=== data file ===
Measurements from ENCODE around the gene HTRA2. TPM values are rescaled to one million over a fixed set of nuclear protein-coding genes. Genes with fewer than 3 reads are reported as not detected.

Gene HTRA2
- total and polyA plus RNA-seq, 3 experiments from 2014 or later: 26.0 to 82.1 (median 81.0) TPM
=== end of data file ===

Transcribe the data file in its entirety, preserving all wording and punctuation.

Measurements from ENCODE around the gene HTRA2. TPM values are rescaled to one million over a fixed set of nuclear protein-coding genes. Genes with fewer than 3 reads are reported as not detected.

Gene HTRA2
- total and polyA plus RNA-seq, 3 experiments from 2014 or later: 26.0 to 82.1 (median 81.0) TPM